Five proven benefits of Universal Basic Income

As the debate rolls on about UBI, we look at the proven benefits of a welfare scheme that provides a level of economic security to everyone and how the evidence so far does not necessarily support critics’ concerns.


Universal Basic Income (UBI) hit the headlines this week, after it was announced the policy will be trailed in England for the first time. 30 people in central Jarrow, north-east England and in East Finchley, north London will receive £1,600 a month for two years, with no conditions attached. The aim of the pilot programme is to gain a better understanding of the impact of UBI on people’s lives.

The announcement sparked widespread commentary from the Right and the Left, posing different positions on the social welfare proposal which provides all citizens a guaranteed income.

“So exciting to see plans for England’s first ever basic income pilot. We need big, bold ideas to provide security and dignity for all – to tackle poverty, help job security, improve wellbeing & transform society,” tweeted Green MP Caroline Lucas.

Meanwhile, Annabel Denham, director of communications at the Institute of Economic Affairs, told TalkTV that she was sceptical that UBI is the solution. “The primary objection to this is cost. If a UBI provides enough money to live off, then it will bankrupt the government. It’s a bad idea!” 

Over the years, different countries have experimented with UBI with varying levels of success. As the debate rolls on about UBI, we look at the proven benefits of a welfare scheme that provides a level of economic security to everyone and how the evidence so far does not necessarily support critics’ concerns that it will disincentivise work, cheat economies out of productivity and be plain unaffordable for the government.

Health and wellbeing

As the Joseph Rowntree Foundation (JRF) states in a report on UBI, one of the potential benefits of the policy is the removal of stress caused by means-tests, conditionality and uncertainty about whether welfare support will be withdrawn, coupled with the de-stigmatisation of social security support.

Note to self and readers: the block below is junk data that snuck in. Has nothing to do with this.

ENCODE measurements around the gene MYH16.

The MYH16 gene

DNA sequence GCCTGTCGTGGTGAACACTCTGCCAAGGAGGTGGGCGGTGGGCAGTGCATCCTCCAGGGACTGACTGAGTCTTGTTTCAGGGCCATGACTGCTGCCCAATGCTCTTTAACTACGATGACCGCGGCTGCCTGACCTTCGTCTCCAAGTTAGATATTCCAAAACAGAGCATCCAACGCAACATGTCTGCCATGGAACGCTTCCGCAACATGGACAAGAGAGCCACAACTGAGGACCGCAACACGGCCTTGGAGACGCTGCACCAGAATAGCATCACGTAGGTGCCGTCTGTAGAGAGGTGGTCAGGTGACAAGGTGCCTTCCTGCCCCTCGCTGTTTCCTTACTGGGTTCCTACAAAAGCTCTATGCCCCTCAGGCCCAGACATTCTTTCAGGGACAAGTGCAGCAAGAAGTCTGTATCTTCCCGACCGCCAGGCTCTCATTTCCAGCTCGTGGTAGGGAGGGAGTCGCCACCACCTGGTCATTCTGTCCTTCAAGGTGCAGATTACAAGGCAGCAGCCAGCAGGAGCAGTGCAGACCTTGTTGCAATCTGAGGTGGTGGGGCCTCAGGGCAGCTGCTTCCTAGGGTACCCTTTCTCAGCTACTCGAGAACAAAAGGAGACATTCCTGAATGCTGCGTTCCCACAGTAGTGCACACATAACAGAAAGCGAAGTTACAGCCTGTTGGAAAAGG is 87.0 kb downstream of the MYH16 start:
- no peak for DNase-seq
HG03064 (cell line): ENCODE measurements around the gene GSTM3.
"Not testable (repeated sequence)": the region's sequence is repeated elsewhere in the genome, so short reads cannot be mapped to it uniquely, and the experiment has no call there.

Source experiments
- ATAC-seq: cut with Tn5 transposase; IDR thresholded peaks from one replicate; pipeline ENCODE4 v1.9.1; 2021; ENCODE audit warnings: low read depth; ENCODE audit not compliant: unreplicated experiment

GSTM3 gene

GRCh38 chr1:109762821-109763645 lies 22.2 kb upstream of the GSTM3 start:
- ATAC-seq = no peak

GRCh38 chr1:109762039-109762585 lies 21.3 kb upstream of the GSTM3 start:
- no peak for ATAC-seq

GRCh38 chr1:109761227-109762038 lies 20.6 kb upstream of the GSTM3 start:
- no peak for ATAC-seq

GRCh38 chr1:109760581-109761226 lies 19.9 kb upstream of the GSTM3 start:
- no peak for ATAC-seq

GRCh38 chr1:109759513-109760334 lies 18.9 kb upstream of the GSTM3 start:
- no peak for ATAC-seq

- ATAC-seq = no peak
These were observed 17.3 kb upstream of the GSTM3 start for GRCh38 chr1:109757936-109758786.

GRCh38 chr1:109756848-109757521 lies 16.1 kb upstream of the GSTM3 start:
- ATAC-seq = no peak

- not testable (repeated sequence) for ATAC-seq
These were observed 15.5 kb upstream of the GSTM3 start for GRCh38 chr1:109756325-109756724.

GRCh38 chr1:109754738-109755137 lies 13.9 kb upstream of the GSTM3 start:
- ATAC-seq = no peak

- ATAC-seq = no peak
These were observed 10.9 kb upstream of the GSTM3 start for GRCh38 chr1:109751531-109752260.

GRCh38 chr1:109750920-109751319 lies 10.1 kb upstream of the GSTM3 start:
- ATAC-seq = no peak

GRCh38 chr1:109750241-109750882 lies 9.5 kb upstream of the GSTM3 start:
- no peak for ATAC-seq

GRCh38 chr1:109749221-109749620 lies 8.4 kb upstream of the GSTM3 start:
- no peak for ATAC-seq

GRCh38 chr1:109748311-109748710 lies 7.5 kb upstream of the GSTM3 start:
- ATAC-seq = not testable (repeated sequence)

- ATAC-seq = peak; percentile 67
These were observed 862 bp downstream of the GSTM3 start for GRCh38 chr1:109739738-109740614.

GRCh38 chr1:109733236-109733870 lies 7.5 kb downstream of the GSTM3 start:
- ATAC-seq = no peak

“This could lead to better mental and physical health,” writes JRF.

In Finland, where the first nationwide randomised trial of basic income started in 2017, recipients reported lower rates of depression, loneliness, sadness, and overall mental strain.

In Germany in 2014, the non-profit Mein Grundeinkommen (My Basic Income) used crowdfunding to set up a basic income raffle. By the end of 2019, it had awarded almost 500 basic incomes to people worldwide who had submitted their names. Each participant received around $1,100 per month for a year. According to Fast Company, 80 percent of participants said the income made them less anxious. Over half said it enabled them to continue their education, and 35 percent said it had made them feel more motivated at work.

Reduces poverty and income inequality

There is evidence that UBI has helped reduce poverty and income inequality. In Brazil, for example, following the distribution of $100 a month to around 25 percent of the population from March 2020, poverty levels have fallen to the lowest level in 40 years, as reported by the British Medical Journal (BMI).

Positive job growth

Another argument for the introduction of UBI is that it protects people from low wages, sluggish wage growth and a lack of job security caused by the impact of the growing gig economy, and increased automation in the workplace. This is because UBI provides people with the financial security to leave a job.

A modest improvement in employment was evidenced during Finland’s two-year roll-out of UBI in 2017 – 18. Described as the ‘world’s most robust study of UBI,’ the scheme saw the Finnish government give 2000 unemployed people aged between 25 and 58 monthly payments of 560 euros per month with no strings attached. The study found there was a greater increase in employment for people in families with children, as well as those whose first language wasn’t Finnish or Swedish. People who received universal basic income instead of regular unemployment benefits reported better financial well-being, mental health, and cognitive functioning, as well as higher levels of confidence in the future.

Boosts school attendance and lowers dropout rates 

There is also some evidence to suggest that getting a basic income can boost school attendance, as well as trust in social institutions. In Namibia, which has long suffered from high levels of income inequality and poverty, a pilot Basic Income Grant (BIG) scheme was carried out in the region of Otjivero-Omitara from 2007 to 2009. All residents in the areabelow the age of 60 years received a BIG of NAD100 per person per month, without any conditions being attached.

The project found a number of positive results, including raising levels of school attendance, whichalmost doubled. This was because parents were able to sustain the cost of sending their children to school. School dropout rates fell from 40 percent in 2007 to 5 percent in 2009.

Reduces crime

The same study in Namibia also found that the basic income grant contributed to a significant reduction in crime.

“Overall crime rates – as reported to the local police station – fell by 42 percent while stock theft fell by 43 percent and other theft by nearly 20 percent,” said the Namibia NGO Forum in its Basic Income Grant Coalition report.

Gabrielle Pickard-Whitehead is a contributing editor to Left Foot Forward

Image credit: YouTube screen grab

Comments are closed.